Photo: Adam Dean/ New York Times.

Photo: Adam Dean/ New York Times.

Eradicating poverty and not drug crops is the way to curb Shan state’s addiction to the opium trade.

The situation in Shan state, the main poppy producing region of Myanmar, is deeply complex and unstable.

A change in approach is needed to combat the illicit poppy cultivation that lies at the heart of the region’s problems. The current approach is dominated by goals set by international organisations, which are unrealistic and lead to myopic policy decisions.

Such approaches fail to pay sufficient attention to the farmers involved in poppy cultivation. Even when this issue is dealt with however, the scope for what can be achieved globally through combating poppy cultivation locally is limited.

The goals set by international actors need to be adjusted to reflect the realities of the situation – namely that long-term, sustainable solutions to poppy cultivation requires time, patience, and above all, dialogue with poppy farmers.

The 1961 UN Single Convention on Narcotic Drugs laid out a set of deadlines for ending various drugs, which were not met. Following his declaration of the war on drugs, Richard Nixon estimated that the goal of ending drugs would take ‘three to four years’.

Subsequent goals of ‘ending drugs’ by 1998 (US), 2008 (UN), or 2015 (ASEAN) have, needless to say, not happened, and the extended deadlines of 2019 (UN) or 2020 (ASEAN) will be extremely difficult to meet.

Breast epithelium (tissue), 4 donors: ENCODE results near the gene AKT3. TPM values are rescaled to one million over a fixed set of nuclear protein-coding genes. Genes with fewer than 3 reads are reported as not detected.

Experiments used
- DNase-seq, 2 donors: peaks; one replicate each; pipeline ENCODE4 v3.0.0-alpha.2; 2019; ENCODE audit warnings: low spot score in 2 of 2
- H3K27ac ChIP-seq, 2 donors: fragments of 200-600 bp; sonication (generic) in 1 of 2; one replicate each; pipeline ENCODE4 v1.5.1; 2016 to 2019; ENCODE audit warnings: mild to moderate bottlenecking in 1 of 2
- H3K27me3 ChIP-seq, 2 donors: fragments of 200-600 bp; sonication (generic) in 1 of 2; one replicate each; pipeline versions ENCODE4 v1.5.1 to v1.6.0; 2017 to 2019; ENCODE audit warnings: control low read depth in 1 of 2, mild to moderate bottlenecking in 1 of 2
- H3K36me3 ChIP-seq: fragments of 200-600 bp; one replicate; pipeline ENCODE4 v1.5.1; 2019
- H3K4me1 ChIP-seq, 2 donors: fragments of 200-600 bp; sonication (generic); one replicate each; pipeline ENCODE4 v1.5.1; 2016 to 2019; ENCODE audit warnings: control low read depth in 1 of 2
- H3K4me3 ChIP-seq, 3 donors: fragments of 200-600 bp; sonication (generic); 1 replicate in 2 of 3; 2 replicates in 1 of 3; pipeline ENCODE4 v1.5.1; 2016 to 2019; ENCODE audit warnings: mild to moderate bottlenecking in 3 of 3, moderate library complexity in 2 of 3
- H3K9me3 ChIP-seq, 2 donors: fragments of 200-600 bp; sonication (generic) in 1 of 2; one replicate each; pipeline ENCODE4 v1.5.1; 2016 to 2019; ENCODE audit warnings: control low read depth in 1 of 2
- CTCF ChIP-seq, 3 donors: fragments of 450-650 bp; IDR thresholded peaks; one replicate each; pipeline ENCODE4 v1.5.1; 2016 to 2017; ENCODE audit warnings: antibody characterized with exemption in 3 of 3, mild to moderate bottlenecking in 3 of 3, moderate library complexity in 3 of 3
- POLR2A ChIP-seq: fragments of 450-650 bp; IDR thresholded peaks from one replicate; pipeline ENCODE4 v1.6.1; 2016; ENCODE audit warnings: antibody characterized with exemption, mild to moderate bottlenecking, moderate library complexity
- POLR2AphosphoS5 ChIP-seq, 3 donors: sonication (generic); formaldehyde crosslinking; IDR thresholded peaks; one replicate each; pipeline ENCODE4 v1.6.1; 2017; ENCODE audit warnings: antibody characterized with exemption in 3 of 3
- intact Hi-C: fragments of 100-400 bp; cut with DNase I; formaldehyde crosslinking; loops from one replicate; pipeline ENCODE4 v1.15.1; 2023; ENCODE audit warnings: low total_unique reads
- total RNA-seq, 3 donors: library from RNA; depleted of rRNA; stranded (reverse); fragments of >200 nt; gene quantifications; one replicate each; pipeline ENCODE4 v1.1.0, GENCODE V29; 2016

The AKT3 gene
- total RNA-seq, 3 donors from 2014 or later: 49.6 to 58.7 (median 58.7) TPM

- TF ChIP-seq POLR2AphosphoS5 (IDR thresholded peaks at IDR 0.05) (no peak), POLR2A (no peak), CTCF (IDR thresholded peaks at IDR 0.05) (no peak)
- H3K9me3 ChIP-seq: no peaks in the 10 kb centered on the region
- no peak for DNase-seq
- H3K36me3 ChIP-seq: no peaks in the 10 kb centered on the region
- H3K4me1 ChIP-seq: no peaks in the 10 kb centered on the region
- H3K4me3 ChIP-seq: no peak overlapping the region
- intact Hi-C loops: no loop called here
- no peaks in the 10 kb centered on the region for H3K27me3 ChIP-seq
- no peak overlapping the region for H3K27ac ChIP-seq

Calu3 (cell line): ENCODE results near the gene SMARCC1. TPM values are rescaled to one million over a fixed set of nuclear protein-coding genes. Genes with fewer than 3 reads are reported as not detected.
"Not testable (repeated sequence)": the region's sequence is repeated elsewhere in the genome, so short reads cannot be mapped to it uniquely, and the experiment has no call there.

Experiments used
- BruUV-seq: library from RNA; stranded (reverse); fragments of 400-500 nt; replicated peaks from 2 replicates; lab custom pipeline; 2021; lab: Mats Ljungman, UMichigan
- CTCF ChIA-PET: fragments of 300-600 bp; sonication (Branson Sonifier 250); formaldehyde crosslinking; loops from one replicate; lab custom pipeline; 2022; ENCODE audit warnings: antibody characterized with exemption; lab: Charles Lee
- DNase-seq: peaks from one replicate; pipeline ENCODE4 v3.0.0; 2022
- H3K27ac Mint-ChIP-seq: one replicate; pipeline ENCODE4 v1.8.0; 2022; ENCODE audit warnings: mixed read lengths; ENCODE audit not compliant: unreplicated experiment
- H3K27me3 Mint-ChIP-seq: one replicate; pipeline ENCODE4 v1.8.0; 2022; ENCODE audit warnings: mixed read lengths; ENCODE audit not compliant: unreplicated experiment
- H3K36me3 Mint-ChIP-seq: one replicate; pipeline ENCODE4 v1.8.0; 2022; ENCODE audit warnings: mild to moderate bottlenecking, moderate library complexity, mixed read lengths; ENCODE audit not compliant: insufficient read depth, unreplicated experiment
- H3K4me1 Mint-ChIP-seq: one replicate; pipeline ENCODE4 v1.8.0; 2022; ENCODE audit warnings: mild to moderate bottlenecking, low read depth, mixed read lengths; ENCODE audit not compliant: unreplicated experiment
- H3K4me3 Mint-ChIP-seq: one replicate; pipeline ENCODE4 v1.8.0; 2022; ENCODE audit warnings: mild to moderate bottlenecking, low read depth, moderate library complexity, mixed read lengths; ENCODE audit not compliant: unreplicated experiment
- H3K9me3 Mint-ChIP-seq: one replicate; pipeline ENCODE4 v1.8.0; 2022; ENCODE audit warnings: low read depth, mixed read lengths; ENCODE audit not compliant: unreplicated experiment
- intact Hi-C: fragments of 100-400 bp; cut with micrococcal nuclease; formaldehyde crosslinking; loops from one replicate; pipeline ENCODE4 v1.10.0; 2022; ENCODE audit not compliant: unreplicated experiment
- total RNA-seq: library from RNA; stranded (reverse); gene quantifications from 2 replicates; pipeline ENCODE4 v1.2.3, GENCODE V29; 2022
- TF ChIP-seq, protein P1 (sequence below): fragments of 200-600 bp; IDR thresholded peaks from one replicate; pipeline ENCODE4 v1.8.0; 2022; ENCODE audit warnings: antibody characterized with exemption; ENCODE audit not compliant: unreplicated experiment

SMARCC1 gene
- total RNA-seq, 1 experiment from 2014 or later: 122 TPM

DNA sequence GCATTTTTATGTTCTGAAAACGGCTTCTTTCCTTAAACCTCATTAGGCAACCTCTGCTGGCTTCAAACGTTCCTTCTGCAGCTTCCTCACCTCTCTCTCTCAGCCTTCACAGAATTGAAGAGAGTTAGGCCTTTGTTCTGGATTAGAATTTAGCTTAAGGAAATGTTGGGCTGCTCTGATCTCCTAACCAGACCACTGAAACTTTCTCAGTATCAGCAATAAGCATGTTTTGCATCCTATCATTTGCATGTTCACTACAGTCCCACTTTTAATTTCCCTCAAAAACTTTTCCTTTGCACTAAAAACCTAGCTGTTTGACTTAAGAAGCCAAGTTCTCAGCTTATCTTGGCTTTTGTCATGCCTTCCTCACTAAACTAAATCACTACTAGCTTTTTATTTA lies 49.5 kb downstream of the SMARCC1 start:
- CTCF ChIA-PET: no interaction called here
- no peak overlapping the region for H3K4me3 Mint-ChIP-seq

These overly ambitious goals in short time frames are a problem because they result in ‘quick fix’ solutions. These quick fix solutions – think eradication of poppy fields with machete-wielding soldiers and aerial pesticides – are not only impotent as they fail to curb poppy cultivation, but also dangerous as they have destabilising consequences for the region.

In order to truly improve the poppy problem, more attention must be paid to the often overlooked poppy farmers and the poverty they endure. Understanding and addressing such poverty is vital for an effective anti-poppy policy.

Any to attempt to solve the poppy issue in Shan without understanding this factor is comparable to a weeding process that deals only with what is above the ground – narrow-minded and ultimately futile.

The main thing to understand about poppy farmers is that outside the scant money it generates, growing poppy has few benefits. While vast amounts of money is generated from the refinement, trafficking and eventual dealing of poppy products, only a tiny percentage (2.6 per cent3) goes to the farmers themselves, which is barely enough to cover basic primary goods such as food, education and healthcare.

As well as meagre returns, growing opium has other drawbacks; those who grow it face the constant risk of the eradication of their crop (and thus their entire annual income) by armed groups, the degradation of the land through forced over-cultivation, and even when the crop is produced and sold, the payment of bribes to a host of local groups, including the army, local militia, the police (pretty much anyone with a gun).

Why do they do it then? Because the farmers have no viable alternatives.

Compared to other farmers, poppy farmers live, on average, 20 kilometres further away from the nearest market, making the crops which other farmers grow unviable, particularly as these crops are harder to transport and less valuable per kilo.

Growing poppies is not an act of greed but an act of economic reality, desperation and poverty; opium farmers are an impoverished group doing whatever they can to provide enough income for themselves and their families.

Give them an alternative to doing this and they’ll more than happily take it.

Charlie Artingstoll is a graduate of Cambridge University and has just finished working at the United Nations Office on Drugs and Crime in Myanmar.

This article is the first in a three-part series on tackling Myanmar’s opium trade. The second and third articles will be published in coming days.